In 1976 Jimmy Carter ran against Gerald Ford for the presidency of the United States. In that election 26.8 percent of voters lived in a landslide county.
By 2004 that percentage almost doubled. About six of every 10 counties in the 2004 election were won by landslide margins.
In California, right now, 13 counties are becoming more Democratic, while 30 counties are becoming more Republican. Only 11 counties are becoming more competitive. That type of political clustering is happening all over the country and has been happening consistently over the past thirty years.
According to Bill Bishop, author of the blog and book, The Big Sort, geographic clustering isn’t just happening around political ideology. Between 1970 and 2000 we also clustered more based on those who have and don’t have college degrees. We have also clustered around married and single households. And due to the success of megachurches, we are also clustering more based on religious affiliation.
Our neighbors are now more likely to vote, shop, pray, dress, and live just like we do. Bishop takes us through a photographic tour of the United States which draws out some of the fundamental differences between clusters of communities. Unless the trend is somehow purposely reversed, it is likely only to accelerate. Bishop cites a study in which a group of French students who had moderately hostile feelings towards the United States were put into the same room and upon leaving the room their hostility for the US was even stronger. This is exactly what is happening in American communities. And that change is reflected in congress: from 1970 to today the percentage of political moderates in both the Democratic and Republican parties in the congress has been continually declining.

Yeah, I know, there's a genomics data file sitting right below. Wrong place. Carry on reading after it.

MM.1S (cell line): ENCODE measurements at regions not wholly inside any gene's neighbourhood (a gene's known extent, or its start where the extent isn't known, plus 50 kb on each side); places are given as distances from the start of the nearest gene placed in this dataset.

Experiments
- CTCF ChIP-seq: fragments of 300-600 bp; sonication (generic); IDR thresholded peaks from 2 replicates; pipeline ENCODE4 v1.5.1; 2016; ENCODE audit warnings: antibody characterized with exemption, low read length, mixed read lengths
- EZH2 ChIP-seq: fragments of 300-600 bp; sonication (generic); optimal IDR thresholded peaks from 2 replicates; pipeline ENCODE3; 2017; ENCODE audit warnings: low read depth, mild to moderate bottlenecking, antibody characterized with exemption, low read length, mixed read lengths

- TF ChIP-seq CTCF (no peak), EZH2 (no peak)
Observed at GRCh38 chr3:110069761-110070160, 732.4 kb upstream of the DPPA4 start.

Bishop says that the only way to reverse accelerating homogeny is by forcing yourself to interact (or, better yet, live) with people who aren’t like you. I’m sure I wasn’t the only one in the audience to look around and take notice of just how homogenous of a group we are.
In the question and answer period Bishop was asked if it’s just how people vote and how they respond to surveys which is becoming more geographically clustered or if people actually behave differently in different geographic questions. Both, he says, citing research about parents who do and do not spank their children.
I didn’t get a chance to ask my question, but I was surprised that Bishop didn’t mention race or class. Especially with home prices over the last 20 years, I would think that the number one indicator of which community you choose to live in is how much money you make. Are we merely seeing a consolidation of class values? And how does ethnicity factor in? If we are clustering based on politics, education level, and religion, then why aren’t we clustering based on ethnicity too? In fact, our communities are becoming more ethnically diverse, not less. (Which some researchers say leads to less happy communities.) If politics trumps ethnicity in terms of how we cluster, is that a trade-off that we should perhaps celebrate rather than disparage?